8. It seems incredible that Abigail has so long been ignored. Her husband’s and daughter’s journals and letters have been in print for generations, but Abigail’s papers are only now being published and discussed, even though hundreds of pages of them existed in university archives. How do you explain this long neglect of Abigail?
9. How do the stories of these nineteenth-century women, Abigail and Louisa, resonate for you as a modern reader? In what ways can you identify with one or both of them? In what ways do you face the same challenges the Alcott women faced?

About The Author

Photograph by David M. Dorfman

Eve LaPlante is a great niece and a first cousin of Abigail and Louisa May Alcott. She is the author of Seized, American Jezebel, and Salem Witch Judge, which won the 2008 Massachusetts Book Award for Nonfiction. She is also the editor of My Heart Is Boundless the first collection of Abigail May Alcott’s private papers. She lives with her family in New England.

Product Details

  • Publisher: Free Press (November 6, 2012)
  • Length: 384 pages
  • ISBN13: 9781451620689

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Raves and Reviews

“[An] involving mother-daughter portrait…and a fresh perspective on Louisa….Louisa’s unconventional father, Bronson, has received far more attention than his long-suffering, feminist wife...Her own dreams cruelly thwarted, Abigail brilliantly nurtured Louisa’s literary genius. Although bitter ironies mark each woman’s story, vividly set within the social upheavals of the Civil War era, their profound love, intellect, and courage shine.”

– Booklist, starred review

“In this meticulously researched look at Louisa May Alcott and her mother, LaPlante shatters myths about the supposed passive Marmee, replacing them with a portrait of a woman who fought for a woman's right to education, professional and maternal satisfaction, and power.”

– People Magazine

A November 2012 Indie Next Great Read (American Booksellers Association)

“Engrossing... LaPlante, a descendant of the Alcotts, pursued this untold story after discovering forgotten journals and letters in an attic trunk. In her skilled hands these documents yield Abigail unabridged: a thinker, writer, activist, wife and mother who held fast to her convictions in the face of terrible suffering...[T]his is a biography of Louisa, too, and LaPlante makes a compelling case that it was Abigail, not Bronson, who encouraged Louisa not only to channel her considerable energy through writing, but also to pursue publication and to weather the censorship that female writers faced...In bringing to life the woman who made Louisa May Alcott’s work possible, LaPlante shows us that there’s even more to admire in the real Abigail than in the fictional Marmee."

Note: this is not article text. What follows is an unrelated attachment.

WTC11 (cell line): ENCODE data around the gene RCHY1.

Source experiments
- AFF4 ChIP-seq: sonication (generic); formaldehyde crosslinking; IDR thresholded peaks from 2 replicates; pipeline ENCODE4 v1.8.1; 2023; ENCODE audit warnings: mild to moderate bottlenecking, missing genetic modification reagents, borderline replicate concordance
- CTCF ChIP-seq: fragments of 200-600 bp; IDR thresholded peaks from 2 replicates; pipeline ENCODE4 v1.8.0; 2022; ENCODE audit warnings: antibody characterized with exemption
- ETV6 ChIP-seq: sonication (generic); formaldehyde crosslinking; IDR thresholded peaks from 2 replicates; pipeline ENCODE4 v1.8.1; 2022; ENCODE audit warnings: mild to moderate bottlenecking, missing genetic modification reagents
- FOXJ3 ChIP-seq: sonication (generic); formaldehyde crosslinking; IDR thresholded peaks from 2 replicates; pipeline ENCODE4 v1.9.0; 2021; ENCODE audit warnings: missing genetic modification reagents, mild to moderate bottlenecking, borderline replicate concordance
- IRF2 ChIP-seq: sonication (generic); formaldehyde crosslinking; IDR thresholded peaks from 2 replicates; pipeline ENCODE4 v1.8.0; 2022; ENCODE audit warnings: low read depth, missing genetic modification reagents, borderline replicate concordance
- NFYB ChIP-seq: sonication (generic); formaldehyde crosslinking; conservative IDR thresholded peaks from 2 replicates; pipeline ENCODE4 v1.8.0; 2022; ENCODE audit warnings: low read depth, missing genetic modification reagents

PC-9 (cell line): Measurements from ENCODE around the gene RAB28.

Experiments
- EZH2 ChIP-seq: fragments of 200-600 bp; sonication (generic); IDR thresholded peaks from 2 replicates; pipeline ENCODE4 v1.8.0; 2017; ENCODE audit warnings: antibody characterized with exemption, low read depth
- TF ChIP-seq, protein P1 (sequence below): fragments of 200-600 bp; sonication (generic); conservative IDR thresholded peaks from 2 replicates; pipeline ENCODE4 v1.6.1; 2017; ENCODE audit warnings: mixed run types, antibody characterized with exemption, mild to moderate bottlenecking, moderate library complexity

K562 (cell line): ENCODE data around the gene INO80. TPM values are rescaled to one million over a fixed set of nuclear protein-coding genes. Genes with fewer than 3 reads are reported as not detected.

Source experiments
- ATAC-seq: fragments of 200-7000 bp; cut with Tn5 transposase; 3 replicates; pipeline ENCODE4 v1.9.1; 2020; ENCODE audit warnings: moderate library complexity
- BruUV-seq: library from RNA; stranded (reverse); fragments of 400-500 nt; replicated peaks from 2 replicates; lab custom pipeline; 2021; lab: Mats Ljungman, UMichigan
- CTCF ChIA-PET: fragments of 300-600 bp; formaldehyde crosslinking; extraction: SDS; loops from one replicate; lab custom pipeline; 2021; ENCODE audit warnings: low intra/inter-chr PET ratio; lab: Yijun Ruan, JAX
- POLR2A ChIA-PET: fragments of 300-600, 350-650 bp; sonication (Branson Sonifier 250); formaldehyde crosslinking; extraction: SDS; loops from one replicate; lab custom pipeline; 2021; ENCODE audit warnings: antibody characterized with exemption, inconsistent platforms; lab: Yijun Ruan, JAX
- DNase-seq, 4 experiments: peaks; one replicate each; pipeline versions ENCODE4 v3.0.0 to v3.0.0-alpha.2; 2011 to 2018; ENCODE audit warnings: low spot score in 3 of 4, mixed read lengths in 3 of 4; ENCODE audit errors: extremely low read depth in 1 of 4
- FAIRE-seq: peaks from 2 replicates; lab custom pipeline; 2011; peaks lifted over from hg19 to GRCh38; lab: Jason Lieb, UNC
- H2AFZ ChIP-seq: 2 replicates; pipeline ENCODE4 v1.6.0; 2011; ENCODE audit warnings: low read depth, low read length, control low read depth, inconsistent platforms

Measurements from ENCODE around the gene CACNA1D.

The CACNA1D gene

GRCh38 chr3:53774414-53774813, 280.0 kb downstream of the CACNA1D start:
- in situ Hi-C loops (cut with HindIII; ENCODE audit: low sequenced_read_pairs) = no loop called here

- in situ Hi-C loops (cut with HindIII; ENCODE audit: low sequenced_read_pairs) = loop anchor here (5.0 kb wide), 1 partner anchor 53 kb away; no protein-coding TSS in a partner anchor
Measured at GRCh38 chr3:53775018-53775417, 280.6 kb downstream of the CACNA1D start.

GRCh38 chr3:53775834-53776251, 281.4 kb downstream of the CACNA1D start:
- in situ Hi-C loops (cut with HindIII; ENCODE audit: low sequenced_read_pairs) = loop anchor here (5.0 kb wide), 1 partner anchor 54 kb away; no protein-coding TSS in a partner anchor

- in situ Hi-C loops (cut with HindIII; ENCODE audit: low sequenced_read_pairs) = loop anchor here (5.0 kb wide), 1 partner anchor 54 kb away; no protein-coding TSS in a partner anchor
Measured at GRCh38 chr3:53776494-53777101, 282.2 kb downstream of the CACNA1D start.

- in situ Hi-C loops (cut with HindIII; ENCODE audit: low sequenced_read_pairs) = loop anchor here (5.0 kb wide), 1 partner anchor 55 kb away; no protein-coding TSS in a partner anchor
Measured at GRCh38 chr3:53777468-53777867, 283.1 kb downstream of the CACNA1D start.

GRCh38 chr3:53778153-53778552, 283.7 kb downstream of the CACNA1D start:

– The Washington Post

“This revealing biography... will forever change how we view the characters and their relationships in Louisa’s novels... Through LaPlante’s book we see how Louisa drew heavily from Abigail's life experiences in her own writings.... Alcott fans who revel in LaPlante’s biography can read to the very last page and then turn to a bonus... companion volume, MY HEART IS BOUNDLESS, writings of Abigail May Alcott.”

– USA Today

“A revelatory dual biography... LaPlante makes a convincing case that Abigail’s doggedly pragmatic responses to the intertwined and ongoing catastrophes of Bronson’s inconsistent emotional involvement and the family finances left an indelible impression on Louisa, who vowed from an early age to take care of her mother... [D]emonstrates that Abigail’s daughters were her dreams made manifest.”

– The Seattle Times

“A romance... The eye-opener of Eve LaPlante’s marvelous new dual that Abigail was every inch the social philosopher that Bronson was when it came to issues of abolition and women's rights.... Marmee & Louisa charts Abigail’s relatively unacknowledged influence as a progressive thinker on her famous daughter Louisa.... When Louisa began to write Little Women... she drew material from her mother's approximately 20 volumes of diaries. Until Abigail's death...she was her daughter's closest confidant and biggest booster.”

– Maureen Corrigan, NPR "Fresh Air"